Final Update: They turned out! The fluted carrot cakes taste rather yummy, or as the DH said after the first bite: “Oh my god, these are sooo goood!” The little cakes have the texture that I imagine Baba au Rum cakes to have, all dense and moist and heavy, especially after the addition of a orange-juice-and-icing-sugar glaze. These cakes are a mini meal in themselves, and I can totally see serving them with a good, strong cup of coffee. Diet-friendly, no, but taste-bud-friendly? Yuppers!

Final final update: Butter makes everything better. And apparently I can bake in my sleep. Or rather, in the absence of it! Going to bed now. (My preciouZzzzzzz…)

Next Post: Adventures in Indian Food, Part II. In which I take chana masala and up the spice factor  by 100. On purpose, really! Mostly. Ok, so…accidentally. But it still turned out! Stay tuned….

Indian Food Adventures, Part I: Grind-Your-Own Garam Masala (And Authenticity in Friendships)

Like a painter's palette, except in spice.

Like a painter’s palette, except in spice.

I’ve been promising you all the recipe for a grind-your-own garam masala for a while now, and today is the day in which I reveal all! Or at least reveal the recipe. Is surprisingly easy!

I think I’ve said before that I used to work in the non-profit sector, and over the years and through different jobs, I’ve made some solid friendships with some really amazing people. You know when you have friends who are smart and funny and thoughtful and passionate and just plain fun? And when you get together with them, no matter how much time has gone by, it feels like you’ve just picked up where you left off? And spending time with them leaves you energized? I’ve been lucky enough to meet a solid handful of friends like this though my work, and my friend Olethea (and her husband Martin!) are two of these people.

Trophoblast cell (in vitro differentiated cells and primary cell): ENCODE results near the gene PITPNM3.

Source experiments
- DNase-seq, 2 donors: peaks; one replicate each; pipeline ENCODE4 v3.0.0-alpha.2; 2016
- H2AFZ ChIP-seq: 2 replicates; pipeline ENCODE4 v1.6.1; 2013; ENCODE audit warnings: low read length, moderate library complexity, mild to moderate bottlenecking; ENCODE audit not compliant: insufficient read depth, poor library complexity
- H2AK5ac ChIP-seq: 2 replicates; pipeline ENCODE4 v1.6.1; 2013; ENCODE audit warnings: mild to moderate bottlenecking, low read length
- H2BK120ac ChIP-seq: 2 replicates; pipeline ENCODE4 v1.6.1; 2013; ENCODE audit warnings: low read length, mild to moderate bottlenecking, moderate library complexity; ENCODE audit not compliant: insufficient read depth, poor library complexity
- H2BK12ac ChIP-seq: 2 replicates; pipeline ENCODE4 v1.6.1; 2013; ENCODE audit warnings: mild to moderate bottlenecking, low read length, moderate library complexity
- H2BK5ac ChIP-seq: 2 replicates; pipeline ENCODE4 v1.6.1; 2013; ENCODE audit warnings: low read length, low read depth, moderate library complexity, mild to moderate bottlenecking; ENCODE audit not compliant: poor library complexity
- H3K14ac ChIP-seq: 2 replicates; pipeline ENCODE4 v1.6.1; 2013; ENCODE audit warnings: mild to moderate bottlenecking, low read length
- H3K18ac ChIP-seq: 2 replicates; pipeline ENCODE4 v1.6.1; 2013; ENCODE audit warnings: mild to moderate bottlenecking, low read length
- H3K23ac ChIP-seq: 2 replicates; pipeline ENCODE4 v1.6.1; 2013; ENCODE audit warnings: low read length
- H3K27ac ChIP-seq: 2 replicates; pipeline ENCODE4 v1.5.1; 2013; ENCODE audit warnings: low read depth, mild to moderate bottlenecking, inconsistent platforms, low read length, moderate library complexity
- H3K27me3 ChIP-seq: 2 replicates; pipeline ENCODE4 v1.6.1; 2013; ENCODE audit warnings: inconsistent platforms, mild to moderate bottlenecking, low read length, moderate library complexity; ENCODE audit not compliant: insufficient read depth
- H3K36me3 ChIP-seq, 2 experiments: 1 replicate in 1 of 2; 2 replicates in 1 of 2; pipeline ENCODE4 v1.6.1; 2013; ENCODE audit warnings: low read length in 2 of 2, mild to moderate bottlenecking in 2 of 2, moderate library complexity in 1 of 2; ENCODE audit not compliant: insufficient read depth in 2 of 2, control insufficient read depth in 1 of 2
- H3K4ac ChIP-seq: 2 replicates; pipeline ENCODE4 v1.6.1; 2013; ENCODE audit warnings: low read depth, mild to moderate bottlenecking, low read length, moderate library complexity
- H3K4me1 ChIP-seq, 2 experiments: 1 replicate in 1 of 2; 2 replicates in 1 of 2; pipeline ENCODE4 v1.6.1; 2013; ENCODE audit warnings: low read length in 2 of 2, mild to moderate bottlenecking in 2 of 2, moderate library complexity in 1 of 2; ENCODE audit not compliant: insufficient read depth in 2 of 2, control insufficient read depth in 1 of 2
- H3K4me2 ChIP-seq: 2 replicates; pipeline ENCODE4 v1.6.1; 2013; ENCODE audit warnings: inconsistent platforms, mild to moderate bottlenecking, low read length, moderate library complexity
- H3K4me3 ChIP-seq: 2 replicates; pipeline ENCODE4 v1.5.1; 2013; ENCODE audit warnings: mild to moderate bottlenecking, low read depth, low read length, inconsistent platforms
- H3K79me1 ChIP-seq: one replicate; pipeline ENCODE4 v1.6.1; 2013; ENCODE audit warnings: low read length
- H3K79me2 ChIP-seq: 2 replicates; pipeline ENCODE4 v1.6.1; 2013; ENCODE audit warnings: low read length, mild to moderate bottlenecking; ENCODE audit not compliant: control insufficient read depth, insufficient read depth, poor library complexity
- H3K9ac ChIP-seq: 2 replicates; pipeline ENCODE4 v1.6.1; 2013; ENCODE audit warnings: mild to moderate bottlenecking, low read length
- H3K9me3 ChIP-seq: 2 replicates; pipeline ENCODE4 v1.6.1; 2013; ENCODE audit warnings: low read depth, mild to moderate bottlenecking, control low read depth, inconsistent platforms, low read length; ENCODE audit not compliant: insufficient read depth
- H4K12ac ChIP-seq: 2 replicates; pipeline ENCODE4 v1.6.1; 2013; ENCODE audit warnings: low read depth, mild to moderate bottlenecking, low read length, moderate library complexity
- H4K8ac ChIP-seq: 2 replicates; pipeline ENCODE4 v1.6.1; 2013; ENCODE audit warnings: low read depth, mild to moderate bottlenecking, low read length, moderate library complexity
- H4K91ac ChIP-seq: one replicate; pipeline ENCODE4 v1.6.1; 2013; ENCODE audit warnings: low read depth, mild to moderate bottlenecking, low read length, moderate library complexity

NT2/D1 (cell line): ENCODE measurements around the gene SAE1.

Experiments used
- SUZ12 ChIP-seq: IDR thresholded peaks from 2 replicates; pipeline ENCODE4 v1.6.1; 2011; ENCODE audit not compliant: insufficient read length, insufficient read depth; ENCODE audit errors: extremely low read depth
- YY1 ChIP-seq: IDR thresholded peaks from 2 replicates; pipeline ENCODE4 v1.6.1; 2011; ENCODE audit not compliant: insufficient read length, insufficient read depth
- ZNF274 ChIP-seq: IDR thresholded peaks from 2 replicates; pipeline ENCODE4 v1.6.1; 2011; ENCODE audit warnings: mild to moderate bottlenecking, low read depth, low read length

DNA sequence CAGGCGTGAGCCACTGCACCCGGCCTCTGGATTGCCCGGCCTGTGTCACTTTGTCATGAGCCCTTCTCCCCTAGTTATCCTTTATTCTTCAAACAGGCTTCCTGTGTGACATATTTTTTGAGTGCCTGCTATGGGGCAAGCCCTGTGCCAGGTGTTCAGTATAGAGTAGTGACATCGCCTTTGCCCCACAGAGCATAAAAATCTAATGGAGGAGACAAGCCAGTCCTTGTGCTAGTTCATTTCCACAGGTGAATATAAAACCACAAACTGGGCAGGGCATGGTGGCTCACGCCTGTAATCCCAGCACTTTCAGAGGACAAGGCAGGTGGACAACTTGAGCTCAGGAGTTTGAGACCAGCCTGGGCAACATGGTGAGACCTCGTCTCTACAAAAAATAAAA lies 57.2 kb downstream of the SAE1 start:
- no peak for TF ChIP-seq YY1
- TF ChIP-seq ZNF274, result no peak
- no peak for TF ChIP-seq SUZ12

I had dinner with them a few months ago, and one of the dishes that they made for me was soooo good, that I asked for the recipe, and Miss O kindly obliged. I’m going to split the dish into two different posts, one for the garam masala spice, and one for the chana masala (a chickpea dish which uses the garam masala spice). And then I’m going to do a third post, which uses the chana masala as the stuffing in a samosa. (Miss O, you inspired me!)

Shall we make some garam masala? Let’s!

Grind-Your-Own Garam Masala

  • 1/8 c. cumin powder (or slightly less than 1/4 c. cumin seeds)
  • 1/4 c. coriander seeds (or 1/8 c. ground coriander)
  • 1/2 stick small cinnamon (or 1 tbsp. cinnamon)
  • 1 tbsp. ground cloves (or slightly more whole cloves)
  • 1 tbsp. ground cardamom (or a heaping tbsp. unground)
  • 5 bay leaves
  • 3/4 tbsp. black pepper
  • 1/2 tbsp. ground nutmeg

I’ve listed some of the ingredients in the amounts that they would be if they were ground as well as in the amounts to use if they weren’t ground. You can use what you’d like. If they’re not ground, they’ll give a better flavour, but hey, you do you! (I did whatever I had in my kitchen, which was ground everything. Except bay leaves.)  Mix all the ground ingredients together. Toast any un-ground ingredients, including the bay leaves, in a frying pan until fragrant. Then grind the toasted ingredients in a spice grinder and combine with the rest of the ingredients. And…done! You go, you kitchen whiz, you!

Grinding up spice is so satisfying! (This spice grinder was last year's Christmas gift to me from the DH.)

Grinding up spice is so satisfying! (This spice grinder was last year’s Christmas gift to me from the DH. It’s great for grinding toasted flax seeds.)

This spice will stay good for years if kept in a sealed container in a cool dry place. If you don’t think you would use it all, why not share the Indian spice love and give little packets of it as gifts? I came across the most clever packaging idea the other day — I think it’d be perfect for this!

Oh, and speaking of friendships, I was talking with my mom on the phone just now, telling her that I had just made some garam masala, and she shared a reminiscence. Years ago, my mom had run out of garam masala at the last minute of dinner preparations, and as opposed to running out to the store, had asked a neighbour if she could borrow a bit. The neighbour said sure and then took a long time to actually come up with the ingredient. Why? Apparently she was making it from scratch! Now THAT’S authentic Indian food!

Next Post: Probably a mandarin-flavoured dessert! Because I love sweets. And then back to adventures in Indian food!